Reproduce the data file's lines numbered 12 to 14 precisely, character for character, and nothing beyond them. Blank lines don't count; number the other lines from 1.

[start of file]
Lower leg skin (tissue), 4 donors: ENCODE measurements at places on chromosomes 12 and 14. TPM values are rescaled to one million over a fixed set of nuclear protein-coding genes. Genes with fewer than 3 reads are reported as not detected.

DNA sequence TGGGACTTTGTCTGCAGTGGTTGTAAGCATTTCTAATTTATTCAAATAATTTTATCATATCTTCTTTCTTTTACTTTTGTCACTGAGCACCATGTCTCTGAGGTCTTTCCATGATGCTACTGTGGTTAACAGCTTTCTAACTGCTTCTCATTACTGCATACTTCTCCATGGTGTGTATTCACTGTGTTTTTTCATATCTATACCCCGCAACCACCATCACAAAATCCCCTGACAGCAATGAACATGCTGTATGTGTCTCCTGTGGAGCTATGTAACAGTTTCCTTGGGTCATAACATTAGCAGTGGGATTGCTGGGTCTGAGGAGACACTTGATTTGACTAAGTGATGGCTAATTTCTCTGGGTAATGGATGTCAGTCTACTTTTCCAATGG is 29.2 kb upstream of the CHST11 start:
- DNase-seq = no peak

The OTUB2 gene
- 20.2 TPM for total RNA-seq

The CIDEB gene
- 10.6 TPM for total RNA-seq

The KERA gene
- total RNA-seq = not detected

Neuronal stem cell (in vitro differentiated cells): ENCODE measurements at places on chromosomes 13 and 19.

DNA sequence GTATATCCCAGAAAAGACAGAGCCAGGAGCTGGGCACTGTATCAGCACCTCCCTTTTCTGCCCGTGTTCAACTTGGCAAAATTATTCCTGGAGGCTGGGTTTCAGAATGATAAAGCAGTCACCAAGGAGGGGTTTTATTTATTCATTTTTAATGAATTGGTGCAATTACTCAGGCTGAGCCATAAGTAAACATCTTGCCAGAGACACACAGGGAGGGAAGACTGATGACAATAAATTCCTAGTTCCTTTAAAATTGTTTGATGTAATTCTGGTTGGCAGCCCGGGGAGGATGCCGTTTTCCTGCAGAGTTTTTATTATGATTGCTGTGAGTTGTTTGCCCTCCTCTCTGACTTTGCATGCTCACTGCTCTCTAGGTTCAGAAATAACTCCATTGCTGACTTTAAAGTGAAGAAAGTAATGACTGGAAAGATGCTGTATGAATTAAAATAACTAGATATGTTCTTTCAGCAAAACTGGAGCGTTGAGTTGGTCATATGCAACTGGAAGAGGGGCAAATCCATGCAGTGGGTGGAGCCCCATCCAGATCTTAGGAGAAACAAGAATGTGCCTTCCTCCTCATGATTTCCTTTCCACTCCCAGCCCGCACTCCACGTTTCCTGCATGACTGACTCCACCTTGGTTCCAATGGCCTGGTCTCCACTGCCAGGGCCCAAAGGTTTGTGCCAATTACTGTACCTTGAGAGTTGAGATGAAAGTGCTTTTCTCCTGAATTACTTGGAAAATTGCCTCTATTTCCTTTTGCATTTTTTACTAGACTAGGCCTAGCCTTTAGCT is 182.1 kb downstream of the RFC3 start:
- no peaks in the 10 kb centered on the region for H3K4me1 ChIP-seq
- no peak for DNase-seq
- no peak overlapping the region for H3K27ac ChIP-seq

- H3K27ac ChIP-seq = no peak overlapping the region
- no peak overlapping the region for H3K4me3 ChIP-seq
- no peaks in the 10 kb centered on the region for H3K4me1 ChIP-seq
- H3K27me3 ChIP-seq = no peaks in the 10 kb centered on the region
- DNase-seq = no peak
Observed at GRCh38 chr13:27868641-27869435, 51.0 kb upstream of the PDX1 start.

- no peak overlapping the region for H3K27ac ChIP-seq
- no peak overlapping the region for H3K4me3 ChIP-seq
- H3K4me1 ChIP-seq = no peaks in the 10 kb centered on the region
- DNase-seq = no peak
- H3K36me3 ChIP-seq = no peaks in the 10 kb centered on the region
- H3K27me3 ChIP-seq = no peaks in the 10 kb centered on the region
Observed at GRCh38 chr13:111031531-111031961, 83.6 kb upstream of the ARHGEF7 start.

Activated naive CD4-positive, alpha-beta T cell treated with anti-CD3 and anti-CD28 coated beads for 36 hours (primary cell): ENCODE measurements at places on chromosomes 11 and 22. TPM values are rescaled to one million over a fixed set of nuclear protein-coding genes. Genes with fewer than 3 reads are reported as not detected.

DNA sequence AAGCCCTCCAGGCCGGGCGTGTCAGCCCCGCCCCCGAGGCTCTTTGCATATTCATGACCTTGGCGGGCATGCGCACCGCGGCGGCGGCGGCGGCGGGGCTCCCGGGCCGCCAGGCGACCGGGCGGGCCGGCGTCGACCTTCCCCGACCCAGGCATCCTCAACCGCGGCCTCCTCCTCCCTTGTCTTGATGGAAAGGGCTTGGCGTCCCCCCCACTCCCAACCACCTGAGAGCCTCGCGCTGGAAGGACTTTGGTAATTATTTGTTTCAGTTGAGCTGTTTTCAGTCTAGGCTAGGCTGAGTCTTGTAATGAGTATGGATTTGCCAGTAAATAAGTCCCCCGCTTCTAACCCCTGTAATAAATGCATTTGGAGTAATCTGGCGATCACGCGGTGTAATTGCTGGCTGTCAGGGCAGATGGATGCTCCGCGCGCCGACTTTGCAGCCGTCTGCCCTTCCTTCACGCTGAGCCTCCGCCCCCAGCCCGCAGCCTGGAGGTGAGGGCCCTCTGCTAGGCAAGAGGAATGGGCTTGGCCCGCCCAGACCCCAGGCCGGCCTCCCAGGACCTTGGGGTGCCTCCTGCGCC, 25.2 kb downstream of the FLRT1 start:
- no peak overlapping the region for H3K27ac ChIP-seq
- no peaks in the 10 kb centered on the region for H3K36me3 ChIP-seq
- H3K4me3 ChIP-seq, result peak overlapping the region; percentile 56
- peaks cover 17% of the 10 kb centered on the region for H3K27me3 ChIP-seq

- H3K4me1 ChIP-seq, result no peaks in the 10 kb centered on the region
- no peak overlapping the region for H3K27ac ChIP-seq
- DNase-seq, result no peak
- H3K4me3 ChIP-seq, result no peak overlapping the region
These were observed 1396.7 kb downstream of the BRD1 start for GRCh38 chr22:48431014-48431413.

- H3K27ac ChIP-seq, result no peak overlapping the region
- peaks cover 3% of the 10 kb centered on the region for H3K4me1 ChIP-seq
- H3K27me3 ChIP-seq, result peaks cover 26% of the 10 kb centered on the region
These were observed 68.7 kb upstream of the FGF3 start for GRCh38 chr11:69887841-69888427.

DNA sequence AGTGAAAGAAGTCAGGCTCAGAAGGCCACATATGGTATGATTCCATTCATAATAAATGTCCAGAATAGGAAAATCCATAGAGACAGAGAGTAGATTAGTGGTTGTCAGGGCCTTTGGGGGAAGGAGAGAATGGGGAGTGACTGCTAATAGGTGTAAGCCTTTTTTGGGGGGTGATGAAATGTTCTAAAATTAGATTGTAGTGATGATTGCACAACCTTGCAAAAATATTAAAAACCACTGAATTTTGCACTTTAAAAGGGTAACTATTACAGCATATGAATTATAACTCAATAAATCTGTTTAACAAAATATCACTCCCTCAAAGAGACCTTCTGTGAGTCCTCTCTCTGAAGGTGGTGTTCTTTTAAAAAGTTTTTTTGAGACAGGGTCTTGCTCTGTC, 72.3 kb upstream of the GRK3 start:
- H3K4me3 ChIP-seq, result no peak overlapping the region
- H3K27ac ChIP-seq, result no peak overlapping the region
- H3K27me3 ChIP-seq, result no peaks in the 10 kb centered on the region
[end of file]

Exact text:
- no peaks in the 10 kb centered on the region for H3K4me1 ChIP-seq
- no peak for DNase-seq
- no peak overlapping the region for H3K27ac ChIP-seq